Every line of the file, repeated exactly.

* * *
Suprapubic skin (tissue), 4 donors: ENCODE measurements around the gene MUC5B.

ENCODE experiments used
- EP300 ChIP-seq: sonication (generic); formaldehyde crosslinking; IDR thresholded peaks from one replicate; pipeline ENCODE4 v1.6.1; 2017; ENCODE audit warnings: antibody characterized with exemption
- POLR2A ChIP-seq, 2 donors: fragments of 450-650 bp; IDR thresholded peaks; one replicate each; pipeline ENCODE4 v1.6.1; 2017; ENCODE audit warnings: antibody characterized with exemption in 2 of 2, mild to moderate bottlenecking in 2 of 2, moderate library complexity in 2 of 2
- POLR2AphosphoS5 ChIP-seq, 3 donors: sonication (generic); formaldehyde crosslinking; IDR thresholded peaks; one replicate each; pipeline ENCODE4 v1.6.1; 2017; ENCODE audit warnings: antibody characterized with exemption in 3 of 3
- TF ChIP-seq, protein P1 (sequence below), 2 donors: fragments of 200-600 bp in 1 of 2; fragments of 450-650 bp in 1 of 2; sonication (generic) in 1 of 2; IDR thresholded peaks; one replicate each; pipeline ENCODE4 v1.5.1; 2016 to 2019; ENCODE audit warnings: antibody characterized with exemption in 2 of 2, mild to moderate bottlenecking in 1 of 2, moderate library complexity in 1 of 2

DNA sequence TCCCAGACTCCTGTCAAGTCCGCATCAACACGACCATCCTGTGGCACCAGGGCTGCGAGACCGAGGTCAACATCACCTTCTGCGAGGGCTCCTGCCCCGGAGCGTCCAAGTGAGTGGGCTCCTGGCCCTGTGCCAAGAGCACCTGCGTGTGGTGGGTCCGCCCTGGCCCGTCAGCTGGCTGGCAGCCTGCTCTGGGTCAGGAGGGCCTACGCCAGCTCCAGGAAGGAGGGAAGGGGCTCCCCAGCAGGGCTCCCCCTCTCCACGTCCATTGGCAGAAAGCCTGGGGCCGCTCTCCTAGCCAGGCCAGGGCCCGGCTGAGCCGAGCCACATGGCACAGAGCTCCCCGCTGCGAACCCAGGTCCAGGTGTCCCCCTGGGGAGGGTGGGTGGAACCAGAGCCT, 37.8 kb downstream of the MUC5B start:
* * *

Suprapubic skin (tissue), 4 donors: ENCODE measurements around the gene MUC5B.

ENCODE experiments used
- EP300 ChIP-seq: sonication (generic); formaldehyde crosslinking; IDR thresholded peaks from one replicate; pipeline ENCODE4 v1.6.1; 2017; ENCODE audit warnings: antibody characterized with exemption
- POLR2A ChIP-seq, 2 donors: fragments of 450-650 bp; IDR thresholded peaks; one replicate each; pipeline ENCODE4 v1.6.1; 2017; ENCODE audit warnings: antibody characterized with exemption in 2 of 2, mild to moderate bottlenecking in 2 of 2, moderate library complexity in 2 of 2
- POLR2AphosphoS5 ChIP-seq, 3 donors: sonication (generic); formaldehyde crosslinking; IDR thresholded peaks; one replicate each; pipeline ENCODE4 v1.6.1; 2017; ENCODE audit warnings: antibody characterized with exemption in 3 of 3
- TF ChIP-seq, protein P1 (sequence below), 2 donors: fragments of 200-600 bp in 1 of 2; fragments of 450-650 bp in 1 of 2; sonication (generic) in 1 of 2; IDR thresholded peaks; one replicate each; pipeline ENCODE4 v1.5.1; 2016 to 2019; ENCODE audit warnings: antibody characterized with exemption in 2 of 2, mild to moderate bottlenecking in 1 of 2, moderate library complexity in 1 of 2

DNA sequence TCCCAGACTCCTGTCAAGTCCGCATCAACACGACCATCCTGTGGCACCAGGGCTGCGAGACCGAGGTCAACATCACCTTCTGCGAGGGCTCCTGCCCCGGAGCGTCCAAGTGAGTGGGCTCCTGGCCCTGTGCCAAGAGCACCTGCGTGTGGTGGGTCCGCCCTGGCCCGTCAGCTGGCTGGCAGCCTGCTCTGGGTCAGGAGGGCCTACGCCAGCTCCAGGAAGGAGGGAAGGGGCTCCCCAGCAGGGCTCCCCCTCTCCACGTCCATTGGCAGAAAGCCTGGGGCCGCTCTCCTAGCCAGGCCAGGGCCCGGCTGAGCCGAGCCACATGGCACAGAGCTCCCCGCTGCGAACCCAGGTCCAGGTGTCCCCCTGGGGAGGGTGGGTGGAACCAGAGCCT, 37.8 kb downstream of the MUC5B start: